Now these are the names of his children which he had in Jerusalem; Shammua, and Shobab, Nathan, and Solomon,
Verses 4-7. - The names of his children which he had in Jerusalem. The names of the children born to David in Hebron are given in 1 Chronicles 3:1-4. For a comparison of this list with that of 1 Chronicles 3:5-9, see that place. It will be observed that the present list agrees with that of Samuel in respect of eleven names, and with 1 Chronicles 3:5-8, so far as number goes, with all thirteen.
And Ibhar, and Elishua, and Elpalet,
And Nogah, and Nepheg, and Japhia,
And Elishama, and Beeliada, and Eliphalet.
And when the Philistines heard that David was anointed king over all Israel, all the Philistines went up to seek David. And David heard of it, and went out against them.
Verses 8-12. - An important victory over the Philistines. Verse 8. - David... went out against them. From a careful comparison of this passage with the parallel and with 2 Samuel 23:12-14, it appears likely that the meaning is that "David went out against them" after having "gone down" first to the "hold," probably at the "cave of Adullam" (1 Chronicles 11:15-17). When it is said that the Philistines went up to seek David, the sequel makes it evident that they did not seek him as friends. And it is to be remembered that the Philistines held territory near Jerusalem at this time, and to the north of it (1 Samuel 31:7-9).
And the Philistines came and spread themselves in the valley of Rephaim.
Verse 9. - Spread themselves. The root, פָשַׁט appears here for the נָטַש of the parallel place. So also again in ver. 13 of this chapter. In the valley of Rephaim; i.e. of giants, though some translate "healers," and yet others "chiefs." Though not Canaanites, they once held portions of Canaan. Their origin is very uncertain. Kalisch ('Commentary on Old Testament,' p. 351) thinks they were descendants of Japheth (Genesis 14:5; Genesis 15:20; Deuteronomy 2:9-11; Deuteronomy 3:11). The "valley" was south of Jerusalem, but whether more south-east or south-west is not certain; probably the former (Joshua 15:8; Joshua 18:16; Isaiah 17:5).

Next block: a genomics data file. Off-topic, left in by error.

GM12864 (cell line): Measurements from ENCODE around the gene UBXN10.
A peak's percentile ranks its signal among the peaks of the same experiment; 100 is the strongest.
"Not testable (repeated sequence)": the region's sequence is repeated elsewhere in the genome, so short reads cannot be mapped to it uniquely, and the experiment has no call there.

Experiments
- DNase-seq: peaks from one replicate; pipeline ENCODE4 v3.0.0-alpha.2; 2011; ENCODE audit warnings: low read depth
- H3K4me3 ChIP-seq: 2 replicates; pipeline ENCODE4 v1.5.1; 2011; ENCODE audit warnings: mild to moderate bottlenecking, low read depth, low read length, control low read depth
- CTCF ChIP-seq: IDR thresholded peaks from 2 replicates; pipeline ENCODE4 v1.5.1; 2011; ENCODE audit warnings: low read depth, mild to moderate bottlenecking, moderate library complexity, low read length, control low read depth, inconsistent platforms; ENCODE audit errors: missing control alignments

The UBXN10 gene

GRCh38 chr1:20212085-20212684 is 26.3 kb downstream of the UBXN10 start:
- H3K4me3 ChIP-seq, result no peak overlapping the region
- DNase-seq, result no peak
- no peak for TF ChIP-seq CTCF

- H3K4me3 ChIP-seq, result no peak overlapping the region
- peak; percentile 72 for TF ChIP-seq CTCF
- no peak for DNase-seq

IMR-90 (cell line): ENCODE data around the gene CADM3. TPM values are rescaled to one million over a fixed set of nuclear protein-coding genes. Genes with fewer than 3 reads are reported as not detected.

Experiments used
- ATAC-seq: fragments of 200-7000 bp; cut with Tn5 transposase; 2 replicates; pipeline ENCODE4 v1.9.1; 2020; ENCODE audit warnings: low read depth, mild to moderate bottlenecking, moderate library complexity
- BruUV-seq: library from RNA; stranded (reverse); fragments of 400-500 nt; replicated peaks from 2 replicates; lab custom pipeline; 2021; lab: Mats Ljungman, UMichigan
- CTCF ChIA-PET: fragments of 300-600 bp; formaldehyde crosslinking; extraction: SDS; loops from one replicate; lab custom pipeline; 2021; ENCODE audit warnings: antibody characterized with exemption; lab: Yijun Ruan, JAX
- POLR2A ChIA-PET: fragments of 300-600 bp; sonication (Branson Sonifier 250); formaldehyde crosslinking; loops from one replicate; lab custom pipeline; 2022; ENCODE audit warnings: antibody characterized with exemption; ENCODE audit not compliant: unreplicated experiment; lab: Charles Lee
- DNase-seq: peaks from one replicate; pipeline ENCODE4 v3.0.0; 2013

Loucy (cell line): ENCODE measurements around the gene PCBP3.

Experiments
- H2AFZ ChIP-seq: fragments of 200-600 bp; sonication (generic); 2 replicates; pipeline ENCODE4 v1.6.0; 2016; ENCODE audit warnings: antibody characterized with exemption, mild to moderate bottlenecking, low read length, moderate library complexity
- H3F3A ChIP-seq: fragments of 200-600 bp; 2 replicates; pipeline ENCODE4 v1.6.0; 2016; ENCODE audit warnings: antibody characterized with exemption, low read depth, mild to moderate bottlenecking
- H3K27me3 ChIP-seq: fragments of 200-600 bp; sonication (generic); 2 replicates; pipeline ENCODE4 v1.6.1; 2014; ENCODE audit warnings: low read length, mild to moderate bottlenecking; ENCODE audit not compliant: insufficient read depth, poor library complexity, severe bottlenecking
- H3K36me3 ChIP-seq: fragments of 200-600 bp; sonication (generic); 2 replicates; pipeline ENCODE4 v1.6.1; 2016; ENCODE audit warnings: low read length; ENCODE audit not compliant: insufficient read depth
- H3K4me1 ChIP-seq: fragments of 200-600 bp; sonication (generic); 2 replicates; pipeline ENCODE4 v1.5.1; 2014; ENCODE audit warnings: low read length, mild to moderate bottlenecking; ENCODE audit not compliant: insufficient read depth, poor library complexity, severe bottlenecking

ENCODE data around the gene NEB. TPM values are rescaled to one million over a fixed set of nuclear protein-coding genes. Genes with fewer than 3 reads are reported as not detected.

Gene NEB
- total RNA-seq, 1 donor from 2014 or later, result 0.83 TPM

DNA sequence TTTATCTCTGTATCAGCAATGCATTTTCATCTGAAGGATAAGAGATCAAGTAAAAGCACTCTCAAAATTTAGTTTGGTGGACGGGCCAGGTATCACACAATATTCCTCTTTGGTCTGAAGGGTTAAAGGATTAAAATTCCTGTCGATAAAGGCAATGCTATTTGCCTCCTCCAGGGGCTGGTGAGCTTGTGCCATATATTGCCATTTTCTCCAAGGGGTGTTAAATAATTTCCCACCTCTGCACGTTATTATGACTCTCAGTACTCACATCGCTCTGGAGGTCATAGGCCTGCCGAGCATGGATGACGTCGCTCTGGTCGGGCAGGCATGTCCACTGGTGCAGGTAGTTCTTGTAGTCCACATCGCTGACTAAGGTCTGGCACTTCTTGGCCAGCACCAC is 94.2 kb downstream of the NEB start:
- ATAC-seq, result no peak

And David inquired of God, saying, Shall I go up against the Philistines? and wilt thou deliver them into mine hand? And the LORD said unto him, Go up; for I will deliver them into thine hand.
Verse 10. - David inquired of God. The "inquiring" was made, as matter of course, through the high priest, and not merely, as we should say, in private prayer (Judges 1:1, 3; Judges 20:23, 27; 1 Samuel 23:2, 4; 1 Samuel 30:8; 2 Samuel 2:1). The directness of the Divine answer was some echo of the old reply when Judah was authorized to go up against the Canaanites (Judges 1:2).
So they came up to Baalperazim; and David smote them there. Then David said, God hath broken in upon mine enemies by mine hand like the breaking forth of waters: therefore they called the name of that place Baalperazim.